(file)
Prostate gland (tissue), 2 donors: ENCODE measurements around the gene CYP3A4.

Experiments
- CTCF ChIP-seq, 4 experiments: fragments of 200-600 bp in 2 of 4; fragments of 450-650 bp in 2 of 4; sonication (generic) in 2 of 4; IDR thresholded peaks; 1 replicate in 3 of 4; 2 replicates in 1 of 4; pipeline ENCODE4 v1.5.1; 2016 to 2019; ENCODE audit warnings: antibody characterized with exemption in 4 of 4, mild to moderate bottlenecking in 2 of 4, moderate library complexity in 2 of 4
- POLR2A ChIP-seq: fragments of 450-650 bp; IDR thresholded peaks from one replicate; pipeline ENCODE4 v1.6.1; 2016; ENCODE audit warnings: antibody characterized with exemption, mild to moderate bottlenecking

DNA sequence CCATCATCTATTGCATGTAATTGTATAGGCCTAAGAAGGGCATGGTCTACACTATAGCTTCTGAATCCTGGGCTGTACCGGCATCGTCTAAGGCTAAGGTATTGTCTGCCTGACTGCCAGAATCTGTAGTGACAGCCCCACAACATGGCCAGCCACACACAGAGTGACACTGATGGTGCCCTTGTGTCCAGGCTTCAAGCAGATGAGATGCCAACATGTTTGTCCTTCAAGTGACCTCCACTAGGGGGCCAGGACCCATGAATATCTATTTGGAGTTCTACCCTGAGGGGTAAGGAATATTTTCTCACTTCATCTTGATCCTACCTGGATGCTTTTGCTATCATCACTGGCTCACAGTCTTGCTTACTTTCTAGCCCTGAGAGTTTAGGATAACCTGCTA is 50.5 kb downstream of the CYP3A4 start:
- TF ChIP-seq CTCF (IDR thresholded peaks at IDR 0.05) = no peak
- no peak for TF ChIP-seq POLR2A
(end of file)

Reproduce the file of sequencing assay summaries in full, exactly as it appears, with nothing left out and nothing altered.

Prostate gland (tissue), 2 donors: ENCODE measurements around the gene CYP3A4.

Experiments
- CTCF ChIP-seq, 4 experiments: fragments of 200-600 bp in 2 of 4; fragments of 450-650 bp in 2 of 4; sonication (generic) in 2 of 4; IDR thresholded peaks; 1 replicate in 3 of 4; 2 replicates in 1 of 4; pipeline ENCODE4 v1.5.1; 2016 to 2019; ENCODE audit warnings: antibody characterized with exemption in 4 of 4, mild to moderate bottlenecking in 2 of 4, moderate library complexity in 2 of 4
- POLR2A ChIP-seq: fragments of 450-650 bp; IDR thresholded peaks from one replicate; pipeline ENCODE4 v1.6.1; 2016; ENCODE audit warnings: antibody characterized with exemption, mild to moderate bottlenecking

DNA sequence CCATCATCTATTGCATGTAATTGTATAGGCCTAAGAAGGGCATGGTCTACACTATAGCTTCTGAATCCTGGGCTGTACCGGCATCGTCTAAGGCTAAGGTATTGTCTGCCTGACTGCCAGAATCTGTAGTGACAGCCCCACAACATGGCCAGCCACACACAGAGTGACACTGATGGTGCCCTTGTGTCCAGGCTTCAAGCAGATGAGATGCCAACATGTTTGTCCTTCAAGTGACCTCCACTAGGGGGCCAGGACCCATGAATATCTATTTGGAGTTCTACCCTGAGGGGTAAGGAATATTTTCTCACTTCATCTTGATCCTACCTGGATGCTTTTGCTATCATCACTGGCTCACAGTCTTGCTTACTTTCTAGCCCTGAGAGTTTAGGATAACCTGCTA is 50.5 kb downstream of the CYP3A4 start:
- TF ChIP-seq CTCF (IDR thresholded peaks at IDR 0.05) = no peak
- no peak for TF ChIP-seq POLR2A